“Oh, Si, I can, I can!” he announced as he darted down the street clutching her money.

We stood in a clot and looked at each other.

“Sue, you know, you may never see him again,” I murmured, feeling somewhat responsible.

“Well, if I don’t see him again, I’m sure he needs that $20 more than I do,” she replied.

I could have kissed her right then and there. We were about to give up when I saw Julio’s head bobbing through the crowded street. He was racing back uphill to deliver Sue’s $20 worth of Peruvian soles. She tipped him $5 for his efforts.

The street vendors were ubiquitous and persistent to the point of annoyance. I tried very hard to be kind and polite, but after days and days of heckling, it got harder and harder to deal with them. I began assuming the typical defensive tourist pose: stony-faced, tight-lipped, eyes focused anywhere but on the faces of the poor. The saddest of the bunch were the Chiclet chics: young women with infants strapped to their backs or clutching their serapes who carried a tray of mints and chewing gum. They were experts at presenting the poor-me, poor-baby façade. When rebuffed, their faces and demeanor changed like a dynamic digital billboard. But I never saw an empty-handed beggar. It was strictly quid pro quo.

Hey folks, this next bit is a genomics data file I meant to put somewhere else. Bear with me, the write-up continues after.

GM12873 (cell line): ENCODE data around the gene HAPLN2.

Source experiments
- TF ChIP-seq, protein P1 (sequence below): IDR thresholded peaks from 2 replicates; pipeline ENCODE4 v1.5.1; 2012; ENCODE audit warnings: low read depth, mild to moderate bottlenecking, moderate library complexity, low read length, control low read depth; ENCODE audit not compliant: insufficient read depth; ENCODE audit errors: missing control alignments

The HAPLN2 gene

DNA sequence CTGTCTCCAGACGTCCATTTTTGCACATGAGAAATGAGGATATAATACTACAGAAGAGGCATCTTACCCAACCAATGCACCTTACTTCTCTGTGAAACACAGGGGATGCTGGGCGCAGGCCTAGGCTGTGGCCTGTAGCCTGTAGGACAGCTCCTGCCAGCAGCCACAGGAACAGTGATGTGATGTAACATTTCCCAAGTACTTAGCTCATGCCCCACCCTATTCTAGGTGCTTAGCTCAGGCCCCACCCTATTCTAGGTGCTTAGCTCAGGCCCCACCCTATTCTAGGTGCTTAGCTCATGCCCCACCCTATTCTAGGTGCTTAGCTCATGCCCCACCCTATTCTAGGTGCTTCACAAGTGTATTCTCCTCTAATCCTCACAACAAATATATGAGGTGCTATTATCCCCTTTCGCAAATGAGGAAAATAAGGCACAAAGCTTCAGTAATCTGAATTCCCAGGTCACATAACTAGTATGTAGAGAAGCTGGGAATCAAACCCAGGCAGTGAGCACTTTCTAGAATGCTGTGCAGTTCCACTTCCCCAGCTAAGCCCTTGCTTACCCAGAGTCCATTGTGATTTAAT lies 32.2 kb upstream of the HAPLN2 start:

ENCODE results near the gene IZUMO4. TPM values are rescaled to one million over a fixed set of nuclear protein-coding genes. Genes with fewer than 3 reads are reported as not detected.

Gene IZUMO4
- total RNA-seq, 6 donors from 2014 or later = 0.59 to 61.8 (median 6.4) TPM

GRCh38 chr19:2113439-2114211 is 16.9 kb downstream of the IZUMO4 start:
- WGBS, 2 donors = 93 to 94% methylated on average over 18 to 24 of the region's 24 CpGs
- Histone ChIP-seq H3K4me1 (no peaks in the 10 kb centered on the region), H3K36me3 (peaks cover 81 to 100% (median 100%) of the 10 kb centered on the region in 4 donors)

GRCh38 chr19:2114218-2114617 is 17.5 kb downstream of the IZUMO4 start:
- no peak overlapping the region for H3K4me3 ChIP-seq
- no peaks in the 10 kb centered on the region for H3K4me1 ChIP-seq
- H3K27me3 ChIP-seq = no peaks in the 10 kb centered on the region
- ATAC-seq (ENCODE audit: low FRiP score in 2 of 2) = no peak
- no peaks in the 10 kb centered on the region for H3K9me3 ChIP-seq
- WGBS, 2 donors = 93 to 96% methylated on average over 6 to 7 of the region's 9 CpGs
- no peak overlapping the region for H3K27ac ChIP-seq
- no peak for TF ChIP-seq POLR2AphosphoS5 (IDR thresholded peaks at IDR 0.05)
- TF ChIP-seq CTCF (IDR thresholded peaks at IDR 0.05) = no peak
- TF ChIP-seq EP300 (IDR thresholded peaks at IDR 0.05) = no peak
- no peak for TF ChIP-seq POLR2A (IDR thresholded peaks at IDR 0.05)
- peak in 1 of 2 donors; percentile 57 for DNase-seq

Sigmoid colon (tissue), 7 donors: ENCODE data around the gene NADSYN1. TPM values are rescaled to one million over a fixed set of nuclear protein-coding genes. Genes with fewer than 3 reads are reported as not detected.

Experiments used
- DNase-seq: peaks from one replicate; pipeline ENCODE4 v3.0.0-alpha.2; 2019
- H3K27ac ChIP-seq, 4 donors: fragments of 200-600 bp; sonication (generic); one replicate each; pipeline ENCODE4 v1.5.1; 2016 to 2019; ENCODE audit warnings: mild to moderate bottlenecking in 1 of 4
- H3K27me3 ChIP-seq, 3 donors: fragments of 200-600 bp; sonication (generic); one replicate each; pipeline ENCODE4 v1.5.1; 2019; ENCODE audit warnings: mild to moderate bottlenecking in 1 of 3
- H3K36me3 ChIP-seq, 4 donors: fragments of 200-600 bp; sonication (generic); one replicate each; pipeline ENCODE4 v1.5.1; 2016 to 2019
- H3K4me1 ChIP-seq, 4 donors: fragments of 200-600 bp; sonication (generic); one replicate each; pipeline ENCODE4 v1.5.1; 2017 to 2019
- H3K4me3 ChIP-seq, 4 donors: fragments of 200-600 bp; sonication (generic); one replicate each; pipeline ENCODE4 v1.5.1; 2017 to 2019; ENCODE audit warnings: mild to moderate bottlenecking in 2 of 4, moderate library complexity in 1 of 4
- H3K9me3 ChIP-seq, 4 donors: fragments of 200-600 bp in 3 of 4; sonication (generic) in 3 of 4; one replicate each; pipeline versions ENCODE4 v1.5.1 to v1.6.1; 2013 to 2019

As I reflect on this incredible network of street vendors I am in awe of their wit and adaptability. Like life forms on the Galapagos, these people have adapted to new circumstances. Those who can learn the basics of several languages will succeed. In addition to linguistic skill, they exhibit lightening quick math and finance skills. Without the use of a calculator, they know the exchange rate and spin out prices in both dollars and in soles; Then comes the bargaining: One for $10; two for $15; four for $34. But is that dollars or soles? They cleverly skip back and forth between currencies with an alacrity that leaves mere mortals in a dizzy spiral. I think most of us gringos thought we were getting a far better “deal” than we were really getting. That said, most of us didn’t mind. We felt a bit guilty about begrudging these impoverished people a few extra soles or dollars.